Those who are driving on Pennsylvania roads during the late fall and winter seasons are more likely to do so in the dark. Furthermore, they may be doing so while trying to adjust to the time shift that occurs in early November. According to AAA, there are many risks that drivers face during the first few days after this time shift occurs. First, they may have trouble sticking with their sleep and wake cycles.
Those who have trouble sticking to a sleep schedule may find it harder to stay awake while operating a motor vehicle. In some cases, drivers may not even know that they are too tired to drive. Data from the AAA Foundation for Traffic Safety survey found that most respondents believed that drowsy driving should be avoided. However, 27% of those who took the survey said that they had driven while tired within the past 30 days.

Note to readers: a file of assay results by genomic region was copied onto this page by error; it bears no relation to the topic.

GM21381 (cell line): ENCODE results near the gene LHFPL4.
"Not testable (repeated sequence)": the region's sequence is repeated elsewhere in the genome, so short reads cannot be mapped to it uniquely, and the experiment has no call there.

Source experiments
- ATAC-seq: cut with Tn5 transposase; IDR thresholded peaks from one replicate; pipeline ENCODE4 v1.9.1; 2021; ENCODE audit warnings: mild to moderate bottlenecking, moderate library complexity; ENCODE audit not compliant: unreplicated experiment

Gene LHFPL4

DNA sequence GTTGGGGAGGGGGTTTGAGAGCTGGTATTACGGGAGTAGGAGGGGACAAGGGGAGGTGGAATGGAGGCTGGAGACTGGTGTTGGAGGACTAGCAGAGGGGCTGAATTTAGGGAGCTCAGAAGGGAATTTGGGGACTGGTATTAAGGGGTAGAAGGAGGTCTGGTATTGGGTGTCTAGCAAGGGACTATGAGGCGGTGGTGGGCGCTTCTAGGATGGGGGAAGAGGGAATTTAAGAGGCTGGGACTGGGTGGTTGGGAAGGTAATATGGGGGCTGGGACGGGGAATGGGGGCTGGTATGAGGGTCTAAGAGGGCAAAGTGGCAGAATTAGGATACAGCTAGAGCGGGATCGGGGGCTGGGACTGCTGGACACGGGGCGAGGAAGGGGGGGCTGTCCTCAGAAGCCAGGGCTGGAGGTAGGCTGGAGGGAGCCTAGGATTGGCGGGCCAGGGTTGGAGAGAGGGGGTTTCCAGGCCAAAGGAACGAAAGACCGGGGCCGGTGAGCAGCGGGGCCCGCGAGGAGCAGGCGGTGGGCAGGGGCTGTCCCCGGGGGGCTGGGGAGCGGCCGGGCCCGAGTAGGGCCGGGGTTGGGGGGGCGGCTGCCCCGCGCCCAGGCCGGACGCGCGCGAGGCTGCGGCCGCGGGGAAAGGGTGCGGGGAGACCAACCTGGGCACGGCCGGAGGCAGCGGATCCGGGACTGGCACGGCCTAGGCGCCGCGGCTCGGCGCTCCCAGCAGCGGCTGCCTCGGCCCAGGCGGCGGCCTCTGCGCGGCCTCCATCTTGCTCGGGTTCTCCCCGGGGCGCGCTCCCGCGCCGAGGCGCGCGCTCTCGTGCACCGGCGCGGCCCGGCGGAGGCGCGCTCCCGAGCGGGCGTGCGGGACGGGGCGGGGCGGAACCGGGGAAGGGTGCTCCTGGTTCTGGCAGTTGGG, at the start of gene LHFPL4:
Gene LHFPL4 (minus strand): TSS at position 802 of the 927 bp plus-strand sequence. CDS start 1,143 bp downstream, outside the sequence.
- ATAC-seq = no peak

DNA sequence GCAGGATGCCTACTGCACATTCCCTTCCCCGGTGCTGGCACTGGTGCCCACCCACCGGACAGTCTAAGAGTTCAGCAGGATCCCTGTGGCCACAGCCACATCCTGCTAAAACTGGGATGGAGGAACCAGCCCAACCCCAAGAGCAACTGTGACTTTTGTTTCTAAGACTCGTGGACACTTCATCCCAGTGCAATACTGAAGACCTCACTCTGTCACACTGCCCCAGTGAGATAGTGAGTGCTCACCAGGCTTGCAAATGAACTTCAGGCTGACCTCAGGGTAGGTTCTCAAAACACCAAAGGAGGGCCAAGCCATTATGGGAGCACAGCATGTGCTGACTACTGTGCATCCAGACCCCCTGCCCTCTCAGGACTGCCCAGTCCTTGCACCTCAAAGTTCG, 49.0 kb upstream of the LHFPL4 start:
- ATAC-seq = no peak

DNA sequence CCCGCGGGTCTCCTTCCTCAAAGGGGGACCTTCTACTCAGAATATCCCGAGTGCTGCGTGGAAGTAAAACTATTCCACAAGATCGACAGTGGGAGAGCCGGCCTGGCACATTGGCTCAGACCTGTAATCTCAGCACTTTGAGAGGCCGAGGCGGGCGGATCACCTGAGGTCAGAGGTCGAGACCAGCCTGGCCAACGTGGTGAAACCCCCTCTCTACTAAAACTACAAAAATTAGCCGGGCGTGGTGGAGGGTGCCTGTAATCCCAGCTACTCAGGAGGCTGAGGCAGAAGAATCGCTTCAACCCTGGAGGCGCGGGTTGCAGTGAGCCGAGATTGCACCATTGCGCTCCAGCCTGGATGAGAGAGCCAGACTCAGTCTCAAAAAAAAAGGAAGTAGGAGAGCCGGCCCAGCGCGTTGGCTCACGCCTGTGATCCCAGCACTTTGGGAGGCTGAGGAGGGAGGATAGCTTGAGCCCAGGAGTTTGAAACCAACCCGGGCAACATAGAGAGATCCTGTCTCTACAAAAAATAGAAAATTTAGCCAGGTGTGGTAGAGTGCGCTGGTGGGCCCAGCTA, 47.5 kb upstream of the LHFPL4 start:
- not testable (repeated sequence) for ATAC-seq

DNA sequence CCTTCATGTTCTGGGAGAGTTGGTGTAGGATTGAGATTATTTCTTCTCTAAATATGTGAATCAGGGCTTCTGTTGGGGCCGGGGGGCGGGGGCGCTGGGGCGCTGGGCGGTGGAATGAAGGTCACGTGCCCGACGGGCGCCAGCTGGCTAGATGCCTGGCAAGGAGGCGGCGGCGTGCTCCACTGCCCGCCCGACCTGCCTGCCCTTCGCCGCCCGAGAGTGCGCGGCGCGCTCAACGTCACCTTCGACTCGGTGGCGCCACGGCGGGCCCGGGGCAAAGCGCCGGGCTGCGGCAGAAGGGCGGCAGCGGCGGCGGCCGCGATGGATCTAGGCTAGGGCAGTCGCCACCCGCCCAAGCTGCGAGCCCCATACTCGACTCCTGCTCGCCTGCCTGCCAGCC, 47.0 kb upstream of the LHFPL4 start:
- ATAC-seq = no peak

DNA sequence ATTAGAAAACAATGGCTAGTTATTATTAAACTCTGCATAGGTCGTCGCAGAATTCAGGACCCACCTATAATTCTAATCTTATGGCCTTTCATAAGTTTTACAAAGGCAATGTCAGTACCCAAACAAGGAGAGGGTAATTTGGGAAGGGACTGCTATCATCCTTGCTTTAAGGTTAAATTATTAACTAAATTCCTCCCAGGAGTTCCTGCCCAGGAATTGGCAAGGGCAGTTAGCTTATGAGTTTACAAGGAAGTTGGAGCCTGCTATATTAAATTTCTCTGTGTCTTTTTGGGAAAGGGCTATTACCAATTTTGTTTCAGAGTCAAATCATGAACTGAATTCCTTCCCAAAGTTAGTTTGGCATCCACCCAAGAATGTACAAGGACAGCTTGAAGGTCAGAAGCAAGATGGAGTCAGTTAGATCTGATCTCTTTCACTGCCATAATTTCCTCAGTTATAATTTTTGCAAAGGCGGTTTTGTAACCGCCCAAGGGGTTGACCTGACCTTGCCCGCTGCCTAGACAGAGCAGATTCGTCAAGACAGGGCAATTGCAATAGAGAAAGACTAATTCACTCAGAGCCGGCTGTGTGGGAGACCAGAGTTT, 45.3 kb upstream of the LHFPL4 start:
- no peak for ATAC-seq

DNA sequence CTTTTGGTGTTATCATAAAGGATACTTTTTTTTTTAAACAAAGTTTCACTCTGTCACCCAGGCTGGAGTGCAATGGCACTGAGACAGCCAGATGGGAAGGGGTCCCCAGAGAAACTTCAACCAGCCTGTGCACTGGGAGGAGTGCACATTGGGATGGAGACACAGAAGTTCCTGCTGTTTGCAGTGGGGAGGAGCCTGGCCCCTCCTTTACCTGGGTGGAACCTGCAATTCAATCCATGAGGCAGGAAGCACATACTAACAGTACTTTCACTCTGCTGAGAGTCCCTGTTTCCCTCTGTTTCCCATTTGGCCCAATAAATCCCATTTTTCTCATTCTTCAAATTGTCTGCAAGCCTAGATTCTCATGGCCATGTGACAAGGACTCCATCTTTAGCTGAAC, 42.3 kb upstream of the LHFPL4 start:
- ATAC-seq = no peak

Ideally, drivers will go to bed at the same time that they normally would in an effort to stay on a normal schedule. In addition to drowsy driving, the shorter days may result in people driving home from work in the dark. The Insurance Bureau of British Columbia found that there was an increase in collisions in the late afternoon during the first two weeks after the time change.
Those who have been involved in an accident involving a negligent driver may receive a financial award from that individual’s insurance company. This may make it easier to pay for medical bills and other damages related to the accident. Damages might include lost wages or lost earnings caused by an inability to return to work following a wreck. An attorney may help a person take steps to obtain a favorable outcome in his or her case.